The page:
I’ve been lucky enough to get placed in a great school with a lot of helpful and friendly people. My coworkers, at least us foreigners, are like a big family. We do a lot of things together. We explore new places. Almost every Friday, we have a poker night where we just relax away from work. The family-like atmosphere has made my stay enjoyable.
Make sure to ask how many foreigners work at the school you’re going to. You might want to see if they’re in your age group too. They will be the first friends you make in Korea, so you might want to make sure you’ll fit in. If everyone’s 22 years old that works at the school, and you’re 40, you might not want to do the same things and so on.
I’ve quickly learned that students can be a blessing or a curse, sometimes both. I teach each one of my classes differently because each set of students is different. If you’re wondering what age group I teach, it’s from 10 - 13 years old.
Most hagwons will want you to treat your job like a business because it is a business. I pretty much ignore them though. I believe it’s my responsibility to teach kids. Nothing more. Let the Koreans worry about the business aspect of it.
Many kids at hagwons come from wealthier families, so you’ll have to watch out for those kids that are used to getting everything they want. It’s best to establish a firm set of rules early on in your class (give out a few detentions on the first day or something). The kids have to understand that you’re an authority figure. Otherwise, they may “walk all over” you for the rest of the term.
I don’t want you to think all Korean kids are bad because that’s not the case. Most people coming out here to teach have no prior teaching or education experience. It’s important to know that you’ll have to be strict sometimes.
I have some classes that I absolutely love and others that I hate. I suppose that’s just part of teaching. I recommend being a little more strict than you’re comfortable with (especially if you’re a nice person already), but lighten it up after the first week or so. You do want your kids to like you.
One of the things about Korean culture that’s different from Western culture is their ability to think about the group. Where we might value individualism, they value helping their fellow Koreans. This is a good and bad thing. It can be really bad in a classroom. Cheating on tests is very common because it’s not seen as cheating. They see it as helping, and helping is always a good thing, right? If there are enough bad students or quiet students in your class, this can change the entire class atmosphere. The rest of the class might be bad even if they’re good students, or might not participate if they normally participate a lot.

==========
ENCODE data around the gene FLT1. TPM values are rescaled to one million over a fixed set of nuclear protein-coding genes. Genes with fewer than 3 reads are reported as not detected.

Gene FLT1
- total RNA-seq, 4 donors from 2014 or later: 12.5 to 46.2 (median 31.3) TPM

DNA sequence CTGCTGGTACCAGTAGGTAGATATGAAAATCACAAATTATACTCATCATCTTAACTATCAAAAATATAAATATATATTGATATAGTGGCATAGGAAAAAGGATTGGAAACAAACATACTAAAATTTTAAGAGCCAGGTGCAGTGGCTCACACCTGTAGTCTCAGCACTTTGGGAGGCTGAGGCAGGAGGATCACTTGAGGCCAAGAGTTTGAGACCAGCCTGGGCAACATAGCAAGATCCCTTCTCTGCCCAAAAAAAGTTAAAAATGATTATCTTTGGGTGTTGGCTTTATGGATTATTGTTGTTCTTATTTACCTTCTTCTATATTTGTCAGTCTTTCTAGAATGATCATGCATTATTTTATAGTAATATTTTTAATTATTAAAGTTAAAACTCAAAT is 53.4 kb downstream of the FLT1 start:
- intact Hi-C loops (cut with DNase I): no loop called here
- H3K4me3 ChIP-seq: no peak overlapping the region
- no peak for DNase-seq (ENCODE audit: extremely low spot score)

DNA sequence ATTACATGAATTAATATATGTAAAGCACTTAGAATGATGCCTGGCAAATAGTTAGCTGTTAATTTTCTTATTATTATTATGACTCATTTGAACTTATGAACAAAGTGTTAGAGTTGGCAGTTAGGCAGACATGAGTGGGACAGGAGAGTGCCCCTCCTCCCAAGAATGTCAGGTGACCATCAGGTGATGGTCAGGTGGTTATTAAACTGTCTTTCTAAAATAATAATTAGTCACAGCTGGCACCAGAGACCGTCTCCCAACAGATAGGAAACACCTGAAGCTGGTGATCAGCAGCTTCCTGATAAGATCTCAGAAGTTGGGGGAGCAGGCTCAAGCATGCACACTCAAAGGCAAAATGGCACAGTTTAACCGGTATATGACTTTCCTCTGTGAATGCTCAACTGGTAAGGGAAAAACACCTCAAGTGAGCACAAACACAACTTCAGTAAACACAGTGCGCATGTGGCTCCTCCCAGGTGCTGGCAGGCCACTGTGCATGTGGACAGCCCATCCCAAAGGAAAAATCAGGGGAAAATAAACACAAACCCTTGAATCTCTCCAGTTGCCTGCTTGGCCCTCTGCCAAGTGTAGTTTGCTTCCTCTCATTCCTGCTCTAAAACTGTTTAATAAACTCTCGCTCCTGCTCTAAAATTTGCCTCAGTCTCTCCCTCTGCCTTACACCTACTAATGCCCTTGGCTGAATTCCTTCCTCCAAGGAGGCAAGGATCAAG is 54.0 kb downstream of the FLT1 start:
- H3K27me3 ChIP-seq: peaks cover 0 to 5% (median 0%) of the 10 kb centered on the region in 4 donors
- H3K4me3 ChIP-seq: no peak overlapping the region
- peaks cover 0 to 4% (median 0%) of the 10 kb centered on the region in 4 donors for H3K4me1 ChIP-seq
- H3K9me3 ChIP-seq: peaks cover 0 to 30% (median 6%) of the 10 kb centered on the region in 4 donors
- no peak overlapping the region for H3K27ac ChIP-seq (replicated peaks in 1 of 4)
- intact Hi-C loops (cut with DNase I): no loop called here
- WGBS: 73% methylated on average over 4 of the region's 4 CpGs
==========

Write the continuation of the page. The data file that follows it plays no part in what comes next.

Koreans tend to value correctness over creativeness too, although this isn’t totally different from all Western schools. This can also be a problem. Teach your students what plagiarism is from the start. To them, copying from the book is more correct than coming up with their own answer.
I don’t want to generalize an entire culture. These are simply observations that I’ve made thus far. So, take every stereotypical thing I say with a “grain of salt.”
Life in general:
The way of life out here is different depending on the area you live in. I live in the Bundang area, which is on the outskirts of Seoul. It’s a well-populated city, but it isn’t too crowded.
There are plenty of things to see and do. Plus, you have easier access to places like Japan, China, and Thailand. I’ve taken a trip to Fukuoka, Japan that you can read about.
You can get culture shock when arriving in Korea. Their way of life is much more Western than many countries, but things are different. You’ll find that some things are actually better, and other times, you’ll appreciate how good you have it back home. I still haven’t quite figured out their crazy garbage system.
I suggest mentally preparing yourself for change.
Korea is an English-friendly country, and you can probably live here without ever learning a word of Korean, but your experience would be much better if you learned the number system and a few common phrases.
This is in no way a comprehensive guide to living and working here. For every topic I write, I come up with something new. So, I think I may continue this if I come up with enough content for another post.
Feel free to ask questions. I’ll try my best to give you answers. Subscribe to the feed for future updates.
And please, if you email me questions about living here, use some form of proper English. Why would I want you to teach English if you can’t write a sentence with a capital letter or punctuation? That goes against everything I believe in when it comes to education. It doesn’t have to be an academically-approved body of work, just something that I can read without straining my eyes.
One final note: Ask every question from multiple sources. Get every detail. Make sure this is what you want to do because you’ll be out here for a long time. I’m loving my experience and am glad that I made the choice to embark upon this journey in my life.